The term "invisible work" first made its mark in the late 1980s and has been used to describe the work a person does that goes often unseen, unrecognized by others, and unpaid.
When it comes to household chores like cooking, cleaning or running errands - surprisingly enough, men and women prefer their partners to take on different tasks. One study
reported that women prefer when men perform more dishwashing and men prefer when women take on more errand-running. Interestingly enough, both men and women preferred these tasks to be split more evenly, and showed greater dissatisfaction when either they took on the bulk of the task or when their partner performed the majority of the task. It seems that it's better for both parties when household tasks are broken down more evenly between partners.
That said, household work that is divisible is also usually quantifiable - i.e. there's an amount of energy or time that can be dedicated for a specific task. Invisible work, or "cognitive labor," is more difficult to define and, therefore, study, as the person performing the work may not even recognize they are taking the lion's share of it.
, a Harvard sociologist, conducted a study in which she interviewed couples about their division of household and cognitive labor. She determined 4 types of cognitive labor: anticipation, identification, decision-making, and monitoring. Daminger discussed specific examples, which you'll find linked above. Two interesting examples she included were tasks such as purchasing winter clothes before the temperature dropped or maintaining the food supply and monitoring the stock as the more difficult-to-identify cognitive labor tasks.
In Daminger's research, she noted that in different-sex couples, many of these tasks were completed by women. One pattern she noticed was that women, in particular, bore the brunt of the anticipation and monitoring tasks, but decision-making tasks were a much more collaborative process.
It can be difficult to communicate this to the other partner, as this work is often unseen and difficult to quantify - this can lead to distress and tension within the household.
If you're feeling like the sole proprietor of the family business-dealings, there are ways you can disperse the responsibility.
Communicate these feelings and stresses with your partner - after all, they are your partner and your teammate! It may be helpful to have a list or start keeping track of tasks that you complete that you consider to be cognitive labor - this may be a way to help quantify how your time is being spent and the degree to which you are trying to multitask everyday.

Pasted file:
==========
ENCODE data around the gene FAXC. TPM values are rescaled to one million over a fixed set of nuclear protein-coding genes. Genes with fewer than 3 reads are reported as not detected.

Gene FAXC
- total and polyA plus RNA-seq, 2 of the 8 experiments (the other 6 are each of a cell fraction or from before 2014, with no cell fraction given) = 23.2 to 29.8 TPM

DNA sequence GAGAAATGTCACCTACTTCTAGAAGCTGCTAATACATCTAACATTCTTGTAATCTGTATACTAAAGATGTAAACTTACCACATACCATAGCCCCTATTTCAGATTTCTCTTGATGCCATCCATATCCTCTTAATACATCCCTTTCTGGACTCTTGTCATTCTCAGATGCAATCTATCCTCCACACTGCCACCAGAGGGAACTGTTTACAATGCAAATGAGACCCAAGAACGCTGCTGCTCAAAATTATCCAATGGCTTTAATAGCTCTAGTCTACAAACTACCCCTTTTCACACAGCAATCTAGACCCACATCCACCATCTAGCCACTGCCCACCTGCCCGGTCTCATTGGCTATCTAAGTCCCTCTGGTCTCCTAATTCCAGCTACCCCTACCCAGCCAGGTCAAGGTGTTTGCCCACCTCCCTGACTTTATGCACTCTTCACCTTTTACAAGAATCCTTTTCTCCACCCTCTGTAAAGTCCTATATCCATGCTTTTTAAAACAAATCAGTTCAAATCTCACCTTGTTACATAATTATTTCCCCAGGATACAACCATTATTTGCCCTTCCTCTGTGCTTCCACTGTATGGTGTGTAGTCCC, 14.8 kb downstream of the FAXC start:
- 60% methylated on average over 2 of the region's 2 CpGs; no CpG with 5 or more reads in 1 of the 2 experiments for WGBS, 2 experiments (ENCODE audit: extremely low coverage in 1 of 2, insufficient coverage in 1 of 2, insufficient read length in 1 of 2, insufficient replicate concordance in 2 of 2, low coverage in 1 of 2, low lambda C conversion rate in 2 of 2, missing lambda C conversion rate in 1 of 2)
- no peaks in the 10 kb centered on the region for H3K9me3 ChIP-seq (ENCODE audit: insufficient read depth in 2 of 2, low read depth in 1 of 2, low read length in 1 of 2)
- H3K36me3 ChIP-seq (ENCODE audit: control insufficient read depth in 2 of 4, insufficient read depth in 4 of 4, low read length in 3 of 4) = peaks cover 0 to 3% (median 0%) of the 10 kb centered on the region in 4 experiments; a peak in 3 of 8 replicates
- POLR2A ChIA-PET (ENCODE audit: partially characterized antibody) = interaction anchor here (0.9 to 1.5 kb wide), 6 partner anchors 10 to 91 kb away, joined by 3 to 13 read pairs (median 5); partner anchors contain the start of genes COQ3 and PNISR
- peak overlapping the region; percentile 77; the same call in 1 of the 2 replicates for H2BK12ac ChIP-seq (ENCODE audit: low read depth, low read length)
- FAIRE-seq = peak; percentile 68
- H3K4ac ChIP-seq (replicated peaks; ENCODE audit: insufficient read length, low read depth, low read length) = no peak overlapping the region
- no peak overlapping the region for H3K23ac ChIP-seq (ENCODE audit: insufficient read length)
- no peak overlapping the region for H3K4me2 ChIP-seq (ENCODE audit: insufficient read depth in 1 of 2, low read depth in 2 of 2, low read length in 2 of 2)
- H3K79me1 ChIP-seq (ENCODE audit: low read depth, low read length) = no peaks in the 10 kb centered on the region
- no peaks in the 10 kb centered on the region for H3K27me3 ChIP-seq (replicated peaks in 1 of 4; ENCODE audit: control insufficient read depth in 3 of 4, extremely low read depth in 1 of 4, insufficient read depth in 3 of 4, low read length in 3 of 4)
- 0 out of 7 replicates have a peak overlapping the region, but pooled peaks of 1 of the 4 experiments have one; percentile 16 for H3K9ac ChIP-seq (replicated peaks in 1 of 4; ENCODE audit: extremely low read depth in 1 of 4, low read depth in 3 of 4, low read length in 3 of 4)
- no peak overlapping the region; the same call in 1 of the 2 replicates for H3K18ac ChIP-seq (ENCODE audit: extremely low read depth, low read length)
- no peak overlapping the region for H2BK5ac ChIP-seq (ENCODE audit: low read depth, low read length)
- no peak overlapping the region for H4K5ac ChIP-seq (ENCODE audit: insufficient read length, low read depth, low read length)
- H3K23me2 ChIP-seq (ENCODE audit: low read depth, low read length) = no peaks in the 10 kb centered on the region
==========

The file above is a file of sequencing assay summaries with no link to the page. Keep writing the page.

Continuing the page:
2) Take time for yourself
Of course, easier said than done! It may help to let your family know that you are taking a specific block of time to work on whatever it is you need to fully focus on. Maybe that has to do with working, exercising, or taking time to unwind and indulge in a hobby or favorite show. Every person needs individual time, and multi-tasking is not helpful in optimizing productivity, so take your break, focus on yourself, even for a short time, and let the people around you know how they can help you do that.
Daminger suggests we should get schools and other institutions in on the change, as well - they can be helpful in alleviating heavy scheduling needs on parents and streamline other processes to help.
That, of course, will take some time, but parents can work together with schools to determine who should be contacted about what, and, of course, parents can coordinate with one another to determine responsibilities for the cognitive labor.
1) Carlson DL, Miller AJ, Sassler S. Stalled for Whom? Change in the Division of Particular Housework Tasks and Their Consequences for Middle- to Low-Income Couples. Socius
. January 2018. doi:10.1177/2378023118765867
2) Carlson, Dan. "CCF BRIEF: Not All Housework Is Created Equal: Particular Housework Tasks And Couples’ Relationship Quality | Council On Contemporary Families". Contemporaryfamilies.Org
, 2018, https://contemporaryfamilies.org/houseworkandrelationshipquality/
3) Claffey, S.T., Mickelson, K.D. Division of Household Labor and Distress: The Role of Perceived Fairness for Employed Mothers. Sex Roles 60
, 819�"831 (2009). https://doi.org/10.1007/s11199-008-9578-0
4) Daminger, Allison. Behavioral Scientist
, 2019, https://behavioralscientist.org/how-couples-share-cognitive-labor-and-why-it-matters/
5) Huston, Matt. "Tired Of Doing The Invisible Work In Your Family?". Psychology Today
, 2019, https://www.psychologytoday.com/us/blog/science-practice/201908/tired-doing-the-invisible-work-in-your-family
6) Piññon, Natasha. "What Is Invisible Labor? It's Real And It Hurts. Here's What To Know.". Mashable
, 2020, https://mashable.com/article/what-is-invisible-labor
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